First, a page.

I had a funny thought about my sailing escapades at the weekend. It was the Easter weekend and for three days I was alone on the water but on the last day suddenly the place came alive with other boats and racing, the club house bar opened and there were people about. There is something almost biblical about it.
I have been reading a book recently: "The stature of waiting" by Vanstone. It was recomended as preparation for a placement with a Hospice Chapliancy as part of my training. The gist of the book is that we sometimes find that we are passively waiting as we are subjected to situations that are beyond our control. This is especially true of people suffering from a terminal illness, or something less serious perhapps as retirement or losing a job but the book makes a point of saying that in our everyday life we are often subject to situations beyond our control and all we can do is wait. Our success is less dependant on our ability, wisdom, power or authority and quite often in something quite simple but beyond us, like a power cut or a traffic jam.
One of our Church members has an old 420 that he hasn't sailed in 22 years, it has sat in his garage for all that time collecting a film of grime and garden paraphenalia. He is 87 years old and is finding his increasing immobility frustrating. He was a very active man, ran a very succesful buisness, raced rally cars, flew aeroplanes, played a variety of sports, sailed boats of all types, raised a family. He has been a doer of stuff and now he can't. I can sense his frustration and I wonder how I will be when I cannot do the sailing I love so much.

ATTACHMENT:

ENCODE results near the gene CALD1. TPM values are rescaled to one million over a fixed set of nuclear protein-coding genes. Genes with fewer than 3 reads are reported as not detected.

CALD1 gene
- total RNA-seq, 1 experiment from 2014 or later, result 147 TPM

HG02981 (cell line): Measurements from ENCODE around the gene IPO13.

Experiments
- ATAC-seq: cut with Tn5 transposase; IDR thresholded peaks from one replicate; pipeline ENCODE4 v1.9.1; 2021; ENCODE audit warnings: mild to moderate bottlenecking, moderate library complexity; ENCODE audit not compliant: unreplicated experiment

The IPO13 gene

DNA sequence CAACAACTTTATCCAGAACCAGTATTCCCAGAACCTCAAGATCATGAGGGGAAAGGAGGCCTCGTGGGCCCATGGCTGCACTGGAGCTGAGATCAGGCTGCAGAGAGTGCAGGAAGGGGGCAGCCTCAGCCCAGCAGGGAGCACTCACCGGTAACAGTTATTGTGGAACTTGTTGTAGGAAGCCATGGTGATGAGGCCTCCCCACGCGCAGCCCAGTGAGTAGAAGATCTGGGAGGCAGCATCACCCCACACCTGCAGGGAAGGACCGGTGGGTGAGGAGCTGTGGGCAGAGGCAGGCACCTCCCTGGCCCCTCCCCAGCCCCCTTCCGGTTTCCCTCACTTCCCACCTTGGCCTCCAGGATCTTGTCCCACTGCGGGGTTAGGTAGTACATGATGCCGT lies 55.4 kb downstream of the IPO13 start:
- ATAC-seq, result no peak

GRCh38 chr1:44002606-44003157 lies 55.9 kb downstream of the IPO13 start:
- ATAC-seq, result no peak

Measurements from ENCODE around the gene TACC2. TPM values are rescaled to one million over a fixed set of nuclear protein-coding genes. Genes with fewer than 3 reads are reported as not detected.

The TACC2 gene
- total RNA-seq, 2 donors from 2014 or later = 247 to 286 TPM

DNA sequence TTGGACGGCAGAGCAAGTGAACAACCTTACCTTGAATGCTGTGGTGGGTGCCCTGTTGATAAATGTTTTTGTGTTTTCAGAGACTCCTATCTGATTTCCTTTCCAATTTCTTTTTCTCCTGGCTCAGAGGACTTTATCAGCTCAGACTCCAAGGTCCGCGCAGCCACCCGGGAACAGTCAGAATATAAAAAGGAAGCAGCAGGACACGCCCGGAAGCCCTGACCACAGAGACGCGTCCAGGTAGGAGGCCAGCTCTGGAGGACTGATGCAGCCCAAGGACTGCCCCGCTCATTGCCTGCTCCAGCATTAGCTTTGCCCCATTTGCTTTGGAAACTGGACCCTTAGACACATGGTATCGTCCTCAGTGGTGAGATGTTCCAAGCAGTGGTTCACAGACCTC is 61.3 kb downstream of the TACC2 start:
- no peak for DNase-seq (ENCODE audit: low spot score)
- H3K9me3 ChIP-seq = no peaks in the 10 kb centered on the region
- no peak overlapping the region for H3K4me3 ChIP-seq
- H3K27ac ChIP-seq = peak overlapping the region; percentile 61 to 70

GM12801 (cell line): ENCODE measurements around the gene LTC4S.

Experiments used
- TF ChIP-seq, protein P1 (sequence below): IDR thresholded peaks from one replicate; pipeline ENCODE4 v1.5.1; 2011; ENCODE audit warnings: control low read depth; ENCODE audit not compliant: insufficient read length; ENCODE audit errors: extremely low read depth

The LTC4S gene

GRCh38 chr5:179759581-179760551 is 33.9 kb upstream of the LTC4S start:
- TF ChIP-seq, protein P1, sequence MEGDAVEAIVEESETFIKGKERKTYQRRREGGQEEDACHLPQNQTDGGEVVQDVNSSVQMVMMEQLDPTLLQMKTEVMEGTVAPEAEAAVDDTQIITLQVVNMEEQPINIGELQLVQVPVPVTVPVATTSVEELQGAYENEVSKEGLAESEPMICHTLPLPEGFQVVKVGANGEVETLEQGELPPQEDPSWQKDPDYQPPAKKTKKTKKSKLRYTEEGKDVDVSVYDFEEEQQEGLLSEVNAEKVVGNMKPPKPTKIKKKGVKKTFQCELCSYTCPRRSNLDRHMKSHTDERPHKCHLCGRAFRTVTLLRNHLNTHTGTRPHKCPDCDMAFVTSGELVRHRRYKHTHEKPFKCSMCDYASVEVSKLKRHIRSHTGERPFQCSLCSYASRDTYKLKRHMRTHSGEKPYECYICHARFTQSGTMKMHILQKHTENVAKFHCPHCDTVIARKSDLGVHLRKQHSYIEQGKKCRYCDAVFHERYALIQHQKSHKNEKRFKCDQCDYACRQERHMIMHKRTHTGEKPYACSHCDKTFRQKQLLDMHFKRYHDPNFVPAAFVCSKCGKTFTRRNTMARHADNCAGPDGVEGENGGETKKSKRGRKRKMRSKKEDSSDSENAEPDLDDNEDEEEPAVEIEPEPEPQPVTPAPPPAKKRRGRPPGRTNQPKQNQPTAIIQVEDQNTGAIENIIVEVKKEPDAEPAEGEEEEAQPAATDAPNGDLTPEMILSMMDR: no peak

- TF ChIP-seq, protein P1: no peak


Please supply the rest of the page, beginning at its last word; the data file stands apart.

So I got to thinking about sailing; why I like it so much, what is the attraction? And this is my thought: Sailing a boat has a number of variables to deal with but by and large our 'success' is a matter of our ability to master the elements and our vessel. Maybe this is why it is so relaxing (or should be), why it is so enjoyable, why we get such a sense of achievement. It might seem quite trivial and even pathetic for a grown man to race a small wooden boat around a collection of small plastic bouys but it sure is fun and maybe it restores a sense of sanity to the human soul.
I shall be collecting an old 420 on Thursday morning. The plan is to take it to the club for some of the older Junior sailors to try thier hand at something a little more challanging than a Topper. The thought that is in my mind now is what can I do for my old friend?